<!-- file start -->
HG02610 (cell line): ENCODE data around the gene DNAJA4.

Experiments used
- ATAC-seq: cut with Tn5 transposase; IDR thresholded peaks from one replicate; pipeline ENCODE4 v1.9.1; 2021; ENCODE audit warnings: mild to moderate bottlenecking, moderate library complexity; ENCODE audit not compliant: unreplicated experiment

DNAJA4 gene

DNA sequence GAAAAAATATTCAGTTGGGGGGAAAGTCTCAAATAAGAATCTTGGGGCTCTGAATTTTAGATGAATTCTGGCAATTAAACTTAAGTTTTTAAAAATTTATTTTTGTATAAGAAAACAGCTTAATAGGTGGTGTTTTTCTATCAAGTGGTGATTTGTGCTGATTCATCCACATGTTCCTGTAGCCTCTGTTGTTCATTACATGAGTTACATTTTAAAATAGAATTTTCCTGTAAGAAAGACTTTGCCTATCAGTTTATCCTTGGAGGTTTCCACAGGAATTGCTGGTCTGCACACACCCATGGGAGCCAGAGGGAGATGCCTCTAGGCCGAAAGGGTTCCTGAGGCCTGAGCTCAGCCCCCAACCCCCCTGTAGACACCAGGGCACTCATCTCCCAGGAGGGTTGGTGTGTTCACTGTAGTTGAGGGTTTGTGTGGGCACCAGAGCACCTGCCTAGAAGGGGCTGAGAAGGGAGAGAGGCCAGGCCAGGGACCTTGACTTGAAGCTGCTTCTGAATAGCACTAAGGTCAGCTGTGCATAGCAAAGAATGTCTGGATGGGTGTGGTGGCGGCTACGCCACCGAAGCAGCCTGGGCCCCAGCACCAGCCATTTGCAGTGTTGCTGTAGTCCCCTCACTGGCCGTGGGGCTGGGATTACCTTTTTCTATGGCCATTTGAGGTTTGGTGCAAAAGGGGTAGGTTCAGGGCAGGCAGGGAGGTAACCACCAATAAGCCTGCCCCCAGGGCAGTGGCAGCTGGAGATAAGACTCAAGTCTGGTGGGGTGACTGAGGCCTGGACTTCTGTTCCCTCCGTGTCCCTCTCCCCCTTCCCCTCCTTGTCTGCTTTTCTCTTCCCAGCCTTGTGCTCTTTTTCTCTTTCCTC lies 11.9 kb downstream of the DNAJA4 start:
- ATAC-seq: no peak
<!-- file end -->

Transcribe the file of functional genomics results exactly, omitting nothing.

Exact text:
HG02610 (cell line): ENCODE data around the gene DNAJA4.

Experiments used
- ATAC-seq: cut with Tn5 transposase; IDR thresholded peaks from one replicate; pipeline ENCODE4 v1.9.1; 2021; ENCODE audit warnings: mild to moderate bottlenecking, moderate library complexity; ENCODE audit not compliant: unreplicated experiment

DNAJA4 gene

DNA sequence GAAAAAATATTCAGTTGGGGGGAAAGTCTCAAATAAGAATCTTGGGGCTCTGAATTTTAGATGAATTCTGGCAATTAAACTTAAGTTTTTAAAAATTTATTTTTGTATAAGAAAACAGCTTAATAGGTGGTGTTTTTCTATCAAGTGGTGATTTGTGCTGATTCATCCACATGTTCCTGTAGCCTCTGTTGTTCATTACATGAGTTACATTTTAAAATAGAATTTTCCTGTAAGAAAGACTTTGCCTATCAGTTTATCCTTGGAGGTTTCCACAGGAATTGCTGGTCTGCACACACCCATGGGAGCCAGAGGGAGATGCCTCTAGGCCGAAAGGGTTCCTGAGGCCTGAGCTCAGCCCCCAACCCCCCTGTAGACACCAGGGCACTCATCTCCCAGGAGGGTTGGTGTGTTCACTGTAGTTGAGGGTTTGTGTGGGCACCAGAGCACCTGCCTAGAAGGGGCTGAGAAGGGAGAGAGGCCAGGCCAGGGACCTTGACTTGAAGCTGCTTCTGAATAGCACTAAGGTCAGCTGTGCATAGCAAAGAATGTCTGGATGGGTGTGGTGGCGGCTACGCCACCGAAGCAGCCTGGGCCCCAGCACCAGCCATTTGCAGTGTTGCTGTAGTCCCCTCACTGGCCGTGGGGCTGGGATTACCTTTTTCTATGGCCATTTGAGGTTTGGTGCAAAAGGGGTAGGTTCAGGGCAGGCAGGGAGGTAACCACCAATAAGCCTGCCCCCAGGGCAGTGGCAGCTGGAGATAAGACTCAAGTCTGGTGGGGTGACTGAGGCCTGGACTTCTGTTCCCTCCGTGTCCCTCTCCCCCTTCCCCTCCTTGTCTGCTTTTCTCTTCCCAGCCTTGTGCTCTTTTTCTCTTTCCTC lies 11.9 kb downstream of the DNAJA4 start:
- ATAC-seq: no peak